Type 2 diabetes shares risk factors with cardiovascular diseases (CVDs) for example heart failure (HF). Patients living with diabetes have a 2-4-fold1,2 risk of developing HF, while the risk for hospitalisation is five times higher compared to people without diabetes. As a pharmacist, it is important to revise background information about HF.
HEART FAILURE VS HEART ATTACK
A heart attack, or myocardial infarction, occurs suddenly when coronary arteries to the heart become completely blocked, or the heart is unable to pump blood effectively. 3
These blockages occur when cholesterol plaques or blood clots are formed in the coronary arteries. By restricting blood flow, these blockages can damage the heart muscle. 3
Heart failure (HF), or congestive heart failure, occurs when the heart is weakened and enlarged. This results in:4
- Enlarged heart ventricles, which means that the heart can’t pump the requires amount of blood. This has implications such as failing to deliver oxygen to the rest of the body
- If the ventricles are damaged this results in their inability to fill with enough blood between beats.
In HF the lower left ventricular (which is the main pumping chamber) is first affected although the right ventricle is also affected. In some cases, both ventricles are affected.4
Left-sided HF affects the lower left ventricle. This results in fluid back up in the lungs, causing shortness of breath.4
Right-sided HF affects the lower right ventricle. This results in fluid back up into the abdomen, legs, and feet, causing swelling.4
HOW THE HEART WORKS AND WHAT HAPPENS WHEN YOU HAVE HEART FAILURE?
The heart is one the most vital organs in the body. The function of the heart is to pump the right amount of blood into circulation. The right atrium receives oxygen-depleted blood from the rest of the body and sends it through the right ventricle to the lungs, which provides the body with oxygen. Oxygen-rich blood then circulates from the lungs to the left atrium, thereafter to the left ventricle, which intern pumps it to the rest of the body.5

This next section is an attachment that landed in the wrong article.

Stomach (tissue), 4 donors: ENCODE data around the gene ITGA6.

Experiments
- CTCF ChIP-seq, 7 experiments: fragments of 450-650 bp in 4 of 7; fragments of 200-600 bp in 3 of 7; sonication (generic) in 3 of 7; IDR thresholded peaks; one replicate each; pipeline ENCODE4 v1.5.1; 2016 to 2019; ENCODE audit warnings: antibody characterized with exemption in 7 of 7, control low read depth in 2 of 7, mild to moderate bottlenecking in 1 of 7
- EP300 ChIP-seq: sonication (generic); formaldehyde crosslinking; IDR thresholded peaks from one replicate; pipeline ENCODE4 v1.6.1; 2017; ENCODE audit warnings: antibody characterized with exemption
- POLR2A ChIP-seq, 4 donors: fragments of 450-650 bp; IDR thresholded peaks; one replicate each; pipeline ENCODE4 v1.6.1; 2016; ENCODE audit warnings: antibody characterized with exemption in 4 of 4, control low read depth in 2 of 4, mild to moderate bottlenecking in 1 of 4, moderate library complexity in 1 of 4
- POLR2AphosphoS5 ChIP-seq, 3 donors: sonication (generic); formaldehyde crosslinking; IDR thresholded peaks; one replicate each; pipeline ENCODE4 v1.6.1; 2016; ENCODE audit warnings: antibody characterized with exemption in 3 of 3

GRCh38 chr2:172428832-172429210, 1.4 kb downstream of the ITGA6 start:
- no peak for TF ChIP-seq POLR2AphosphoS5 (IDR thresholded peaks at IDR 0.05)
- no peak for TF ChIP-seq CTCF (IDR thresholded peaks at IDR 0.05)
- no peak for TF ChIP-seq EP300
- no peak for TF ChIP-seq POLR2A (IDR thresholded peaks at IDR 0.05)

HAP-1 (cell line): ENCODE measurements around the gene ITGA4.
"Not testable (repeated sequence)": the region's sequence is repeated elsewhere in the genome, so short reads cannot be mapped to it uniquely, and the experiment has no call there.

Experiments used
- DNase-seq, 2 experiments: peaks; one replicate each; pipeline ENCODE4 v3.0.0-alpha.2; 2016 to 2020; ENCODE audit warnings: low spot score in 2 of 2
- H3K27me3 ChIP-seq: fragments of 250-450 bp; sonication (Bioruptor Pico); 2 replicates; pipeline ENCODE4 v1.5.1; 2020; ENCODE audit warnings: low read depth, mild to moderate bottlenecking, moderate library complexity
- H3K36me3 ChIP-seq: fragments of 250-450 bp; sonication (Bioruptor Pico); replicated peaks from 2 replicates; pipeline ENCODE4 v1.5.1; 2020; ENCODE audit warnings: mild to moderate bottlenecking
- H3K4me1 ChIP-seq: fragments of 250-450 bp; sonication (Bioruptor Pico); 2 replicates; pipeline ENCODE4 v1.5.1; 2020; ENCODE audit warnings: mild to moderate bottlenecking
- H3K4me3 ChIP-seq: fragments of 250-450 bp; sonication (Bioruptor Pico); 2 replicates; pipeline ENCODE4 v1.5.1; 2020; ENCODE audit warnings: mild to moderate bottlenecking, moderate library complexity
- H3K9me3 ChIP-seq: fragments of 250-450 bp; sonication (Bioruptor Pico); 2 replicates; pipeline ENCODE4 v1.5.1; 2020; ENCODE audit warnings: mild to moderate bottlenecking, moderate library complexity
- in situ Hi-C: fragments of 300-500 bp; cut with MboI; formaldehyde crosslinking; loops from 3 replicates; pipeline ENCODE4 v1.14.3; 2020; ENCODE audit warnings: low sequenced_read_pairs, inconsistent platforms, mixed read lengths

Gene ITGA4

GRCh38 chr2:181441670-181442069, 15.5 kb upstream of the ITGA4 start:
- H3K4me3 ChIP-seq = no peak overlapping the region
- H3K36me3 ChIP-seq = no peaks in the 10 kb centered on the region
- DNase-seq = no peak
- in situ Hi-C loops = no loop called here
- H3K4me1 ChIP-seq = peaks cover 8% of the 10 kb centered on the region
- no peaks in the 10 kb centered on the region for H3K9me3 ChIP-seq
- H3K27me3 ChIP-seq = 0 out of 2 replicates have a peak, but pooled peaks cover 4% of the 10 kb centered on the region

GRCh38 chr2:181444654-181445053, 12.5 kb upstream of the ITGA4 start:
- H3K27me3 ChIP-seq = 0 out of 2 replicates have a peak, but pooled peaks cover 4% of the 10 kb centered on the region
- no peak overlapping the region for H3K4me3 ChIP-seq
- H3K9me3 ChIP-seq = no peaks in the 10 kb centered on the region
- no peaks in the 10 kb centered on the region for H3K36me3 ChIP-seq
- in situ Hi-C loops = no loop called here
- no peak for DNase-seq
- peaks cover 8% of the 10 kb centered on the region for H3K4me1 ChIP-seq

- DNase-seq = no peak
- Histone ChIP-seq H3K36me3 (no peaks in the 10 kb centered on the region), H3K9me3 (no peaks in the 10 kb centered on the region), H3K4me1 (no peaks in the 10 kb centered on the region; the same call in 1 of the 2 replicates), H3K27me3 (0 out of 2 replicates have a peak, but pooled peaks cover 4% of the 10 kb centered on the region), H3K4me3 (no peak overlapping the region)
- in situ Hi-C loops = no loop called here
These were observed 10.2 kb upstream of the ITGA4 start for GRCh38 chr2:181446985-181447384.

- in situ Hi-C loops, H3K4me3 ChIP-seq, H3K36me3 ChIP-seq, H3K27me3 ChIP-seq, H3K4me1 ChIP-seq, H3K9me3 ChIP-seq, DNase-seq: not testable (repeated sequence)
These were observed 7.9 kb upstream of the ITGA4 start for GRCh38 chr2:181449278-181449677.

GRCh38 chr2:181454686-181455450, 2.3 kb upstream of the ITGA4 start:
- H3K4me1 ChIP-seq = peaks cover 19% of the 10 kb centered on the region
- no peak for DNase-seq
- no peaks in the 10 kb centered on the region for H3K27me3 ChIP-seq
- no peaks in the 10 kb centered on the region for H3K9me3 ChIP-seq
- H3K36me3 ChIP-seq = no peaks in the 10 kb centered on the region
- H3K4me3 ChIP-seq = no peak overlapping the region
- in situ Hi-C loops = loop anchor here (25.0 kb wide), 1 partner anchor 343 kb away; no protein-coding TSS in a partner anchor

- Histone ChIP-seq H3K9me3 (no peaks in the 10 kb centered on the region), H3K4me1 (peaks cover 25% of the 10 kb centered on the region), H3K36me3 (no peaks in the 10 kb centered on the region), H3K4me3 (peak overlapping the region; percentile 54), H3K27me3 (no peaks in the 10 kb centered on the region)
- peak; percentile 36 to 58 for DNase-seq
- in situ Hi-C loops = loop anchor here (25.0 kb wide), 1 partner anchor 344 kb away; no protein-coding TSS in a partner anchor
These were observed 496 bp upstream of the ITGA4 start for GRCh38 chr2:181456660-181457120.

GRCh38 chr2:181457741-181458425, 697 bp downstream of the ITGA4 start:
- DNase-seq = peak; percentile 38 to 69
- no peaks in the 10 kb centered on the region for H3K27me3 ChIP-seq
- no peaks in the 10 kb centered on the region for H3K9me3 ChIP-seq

HF leads to an inability of the heart muscles to pump enough blood for the body’s needs for oxygen.
At first, the heart tries to accommodate, by:
- Enlarging – the heart muscles stretch to contract more strongly to pump more blood in the body
- Developing more muscle mass – this occurs because the contracting heart cells increase. This results in increased heart contractions
- Contracting faster – this helps increase the heart’s output.
The body also tries to compensate in other ways:
- The blood vessels narrow to increase the blood pressure by attempting to compensate for the heart’s loss of contraction
- The kidneys retain more salt and water rather than excreting it in urine. This results in an increased volume of blood, which helps to maintain blood pressure and allows the heart to contract stronger.
WHAT IS EJECTION FRACTION (EF)?
EF is a measurement (expressed as a percentage), of how much blood the left ventricle pumps out with each heartbeat. This is an indication of how well the heart is pumping out blood and can help to diagnose and track HF3 (refer to table 1).
CLASSIFICATION OF HEART FAILURE
The classification of HF is divided according to left ventricular ejection fraction (LVEF)6. Patients with:
- LVEF < 40% = having HF with reduced ejection fraction (HFrEF)
- LVEF between 40-49% = mid-range ejection fraction (HFmrEF)
- LVEF > 50% = HF with preserved ejection fraction (HFpEF).
Table 1: Revised definition and classification of heart failure (HF)2,6
Note: NT-proBNP = N-terminal pro-B-type natriuretic peptide; BNP = brain natriuretic peptide; LVH = left ventricular hypertrophy; LAV = left atrial enlargement